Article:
Skip to main content
The Globe and Mail
Support Quality Journalism.
The Globe and Mail
First Access to Latest
Investment News
Collection of curated
e-books and guides
Inform your decisions via
Globe Investor Tools
Just$1.99
per week
for first 24 weeks

Enjoy unlimited digital access
Enjoy Unlimited Digital Access
Get full access to globeandmail.com
Just $1.99 per week for the first 24 weeks
Just $1.99 per week for the first 24 weeks
var select={root:".js-sub-pencil",control:".js-sub-pencil-control",open:"o-sub-pencil--open",closed:"o-sub-pencil--closed"},dom={},allowExpand=!0;function pencilInit(o){var e=arguments.length>1&&void 0!==arguments[1]&&arguments[1];select.root=o,dom.root=document.querySelector(select.root),dom.root&&(dom.control=document.querySelector(select.control),dom.control.addEventListener("click",onToggleClicked),setPanelState(e),window.addEventListener("scroll",onWindowScroll),dom.root.removeAttribute("hidden"))}function isPanelOpen(){return dom.root.classList.contains(select.open)}function setPanelState(o){dom.root.classList[o?"add":"remove"](select.open),dom.root.classList[o?"remove":"add"](select.closed),dom.control.setAttribute("aria-expanded",o)}function onToggleClicked(){var l=!isPanelOpen();setPanelState(l)}function onWindowScroll(){window.requestAnimationFrame(function() {var l=isPanelOpen(),n=0===(document.body.scrollTop||document.documentElement.scrollTop);n||l||!allowExpand?n&&l&&(allowExpand=!0,setPanelState(!1)):(allowExpand=!1,setPanelState(!0))});}pencilInit(".js-sub-pencil",!1); // via darwin-bg var slideIndex = 0; carousel(); function carousel() { var i; var x = document.getElementsByClassName("subs_valueprop"); for (i = 0; i < x.length; i++) { x[i].style.display = "none"; } slideIndex++; if (slideIndex> x.length) { slideIndex = 1; } x[slideIndex - 1].style.display = "block"; setTimeout(carousel, 2500); } //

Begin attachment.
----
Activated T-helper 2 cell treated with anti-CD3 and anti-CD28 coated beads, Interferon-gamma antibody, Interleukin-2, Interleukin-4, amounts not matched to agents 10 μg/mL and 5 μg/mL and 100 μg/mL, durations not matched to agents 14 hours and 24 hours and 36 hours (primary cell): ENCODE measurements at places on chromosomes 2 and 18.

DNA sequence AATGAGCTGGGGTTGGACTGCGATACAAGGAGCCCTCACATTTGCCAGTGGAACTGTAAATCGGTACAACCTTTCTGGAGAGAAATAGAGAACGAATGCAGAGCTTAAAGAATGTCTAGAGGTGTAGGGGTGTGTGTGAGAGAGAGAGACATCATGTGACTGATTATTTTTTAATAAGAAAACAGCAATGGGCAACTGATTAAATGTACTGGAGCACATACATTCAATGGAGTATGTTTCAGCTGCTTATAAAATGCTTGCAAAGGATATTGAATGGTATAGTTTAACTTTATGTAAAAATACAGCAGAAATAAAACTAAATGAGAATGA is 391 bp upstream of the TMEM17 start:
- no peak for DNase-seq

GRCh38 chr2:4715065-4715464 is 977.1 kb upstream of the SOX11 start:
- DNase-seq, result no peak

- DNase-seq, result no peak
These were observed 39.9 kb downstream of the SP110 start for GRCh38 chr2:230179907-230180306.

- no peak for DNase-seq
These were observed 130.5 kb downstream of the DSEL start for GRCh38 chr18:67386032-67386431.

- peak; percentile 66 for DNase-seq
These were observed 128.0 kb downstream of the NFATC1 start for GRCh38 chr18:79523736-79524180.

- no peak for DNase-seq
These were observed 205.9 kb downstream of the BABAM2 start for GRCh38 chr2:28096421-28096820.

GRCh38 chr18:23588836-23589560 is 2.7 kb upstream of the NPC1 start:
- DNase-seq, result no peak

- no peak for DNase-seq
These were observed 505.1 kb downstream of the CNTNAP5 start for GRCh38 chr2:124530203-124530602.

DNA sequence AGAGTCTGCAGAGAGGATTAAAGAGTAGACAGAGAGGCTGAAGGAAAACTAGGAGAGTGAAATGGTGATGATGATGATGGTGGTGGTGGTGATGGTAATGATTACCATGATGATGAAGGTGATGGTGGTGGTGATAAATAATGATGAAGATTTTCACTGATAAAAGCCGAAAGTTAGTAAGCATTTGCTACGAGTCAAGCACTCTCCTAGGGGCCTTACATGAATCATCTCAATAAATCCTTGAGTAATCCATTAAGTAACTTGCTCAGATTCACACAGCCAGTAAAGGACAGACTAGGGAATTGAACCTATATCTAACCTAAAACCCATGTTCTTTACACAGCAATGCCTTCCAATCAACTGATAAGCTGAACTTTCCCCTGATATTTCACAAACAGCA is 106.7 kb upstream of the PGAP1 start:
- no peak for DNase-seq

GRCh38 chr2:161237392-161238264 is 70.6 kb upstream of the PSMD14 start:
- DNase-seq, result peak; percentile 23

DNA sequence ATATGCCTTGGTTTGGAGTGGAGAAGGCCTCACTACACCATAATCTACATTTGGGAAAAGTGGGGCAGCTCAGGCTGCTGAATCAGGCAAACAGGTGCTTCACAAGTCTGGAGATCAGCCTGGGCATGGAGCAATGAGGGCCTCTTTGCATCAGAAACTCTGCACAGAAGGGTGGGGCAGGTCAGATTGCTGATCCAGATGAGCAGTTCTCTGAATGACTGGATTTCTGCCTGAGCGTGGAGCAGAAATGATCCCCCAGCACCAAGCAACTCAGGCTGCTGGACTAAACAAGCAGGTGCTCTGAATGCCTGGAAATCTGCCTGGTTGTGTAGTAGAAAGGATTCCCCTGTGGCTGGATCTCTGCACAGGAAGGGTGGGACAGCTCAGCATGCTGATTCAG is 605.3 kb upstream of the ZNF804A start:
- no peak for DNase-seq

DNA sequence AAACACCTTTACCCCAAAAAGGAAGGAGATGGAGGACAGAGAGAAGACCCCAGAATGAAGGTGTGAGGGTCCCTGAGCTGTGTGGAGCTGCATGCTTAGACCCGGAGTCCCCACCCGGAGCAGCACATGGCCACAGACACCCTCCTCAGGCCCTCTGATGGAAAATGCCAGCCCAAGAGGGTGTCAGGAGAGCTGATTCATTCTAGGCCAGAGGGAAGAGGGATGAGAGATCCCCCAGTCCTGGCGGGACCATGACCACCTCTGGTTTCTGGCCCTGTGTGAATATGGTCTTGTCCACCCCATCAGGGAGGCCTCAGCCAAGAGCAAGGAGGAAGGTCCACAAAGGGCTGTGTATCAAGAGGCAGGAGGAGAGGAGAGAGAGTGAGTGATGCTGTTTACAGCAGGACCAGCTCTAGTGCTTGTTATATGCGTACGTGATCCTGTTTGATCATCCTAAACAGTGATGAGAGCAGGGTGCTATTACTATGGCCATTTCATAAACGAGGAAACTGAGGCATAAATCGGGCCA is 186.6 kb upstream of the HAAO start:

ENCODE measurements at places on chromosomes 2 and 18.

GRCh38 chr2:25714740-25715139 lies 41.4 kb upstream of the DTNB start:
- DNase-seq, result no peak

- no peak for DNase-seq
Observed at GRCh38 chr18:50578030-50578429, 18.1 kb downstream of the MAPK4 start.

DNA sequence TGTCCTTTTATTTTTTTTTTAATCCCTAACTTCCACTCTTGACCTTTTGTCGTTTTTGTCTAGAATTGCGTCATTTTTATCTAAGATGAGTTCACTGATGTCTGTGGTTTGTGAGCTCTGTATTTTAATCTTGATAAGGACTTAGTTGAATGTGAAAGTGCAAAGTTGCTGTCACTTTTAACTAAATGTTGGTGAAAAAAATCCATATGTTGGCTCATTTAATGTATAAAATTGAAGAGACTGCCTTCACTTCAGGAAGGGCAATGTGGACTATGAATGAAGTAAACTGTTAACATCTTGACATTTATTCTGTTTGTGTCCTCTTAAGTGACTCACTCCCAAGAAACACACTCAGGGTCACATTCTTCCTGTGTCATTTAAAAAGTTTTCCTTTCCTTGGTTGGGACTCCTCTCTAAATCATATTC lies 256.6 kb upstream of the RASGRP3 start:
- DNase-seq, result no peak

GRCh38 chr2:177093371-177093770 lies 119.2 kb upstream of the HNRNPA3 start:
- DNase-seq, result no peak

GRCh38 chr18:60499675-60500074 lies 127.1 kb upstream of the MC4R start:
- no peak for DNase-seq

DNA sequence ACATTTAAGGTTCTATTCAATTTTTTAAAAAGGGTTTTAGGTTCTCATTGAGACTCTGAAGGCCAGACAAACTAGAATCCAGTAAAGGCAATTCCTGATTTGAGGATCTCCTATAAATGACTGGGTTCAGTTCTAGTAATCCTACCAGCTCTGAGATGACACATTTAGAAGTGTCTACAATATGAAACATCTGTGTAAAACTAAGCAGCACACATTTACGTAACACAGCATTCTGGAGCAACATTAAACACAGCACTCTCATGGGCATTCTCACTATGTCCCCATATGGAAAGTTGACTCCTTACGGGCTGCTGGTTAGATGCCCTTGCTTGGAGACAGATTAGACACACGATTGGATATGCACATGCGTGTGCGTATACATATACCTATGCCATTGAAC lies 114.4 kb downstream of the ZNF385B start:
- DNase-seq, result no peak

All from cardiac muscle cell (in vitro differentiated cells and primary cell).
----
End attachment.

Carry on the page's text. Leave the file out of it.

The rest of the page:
An oil sands site in Alberta, Canada. The Canadian heavy crude market is benefiting from both rising U.S. benchmark oil prices as well as unexpectedly narrow discounts to lighter-grade oil.

A second straight week of dwindling U.S. crude inventories propelled oil prices to their highest in 16 months, pushing Canadian heavy crude prices to levels that are nearly double those seen when the government of Alberta warned of a $6-billion shortfall in energy revenue.

The Canadian heavy crude market is benefiting from both rising U.S. benchmark oil prices as well as unexpectedly narrow discounts to lighter-grade oil. That spread is now around $16 a barrel, compared with a $40 gap last January when fears about insufficient pipeline capacity weighed on producers.

A combination of rising U.S. oil demand and widening options for moving crude around the continent, including rail shipments, have lifted both benchmarks and eased fears of a "bitumen bubble" that Alberta Premier Alison Redford warned about in January. The province derives about a third of its overall revenue from the energy industry and it blamed deeply discounted oil sands-derived crude for its sixth-straight deficit budget in March.

Story continues below advertisement

The bitumen bump comes as Alberta faces major expenditures to deal with recovery after flooding ravaged large parts of Calgary and other towns in the province last month.

U.S. benchmark West Texas Intermediate rose $2.99 (U.S.) on Wednesday to settle at $106.52 a barrel, its highest since March 2011, after the U.S. Energy Information Administration reported domestic crude inventories had fallen by about 10 million barrels for the second consecutive week.

Western Canada Select, the frequently quoted domestic heavy oil grade, sold for $16.30 a barrel under WTI for August delivery, pushing its absolute price above $90 a barrel. That compares with lows of around $50 a barrel early this year, before a combination of delayed production at Imperial Oil Ltd.'s Kearl oil sands project in northern Alberta, which is still operating at less than half its 110,000 barrel-a-day capacity, and a big increase in shipments of crude by train began to buoy prices.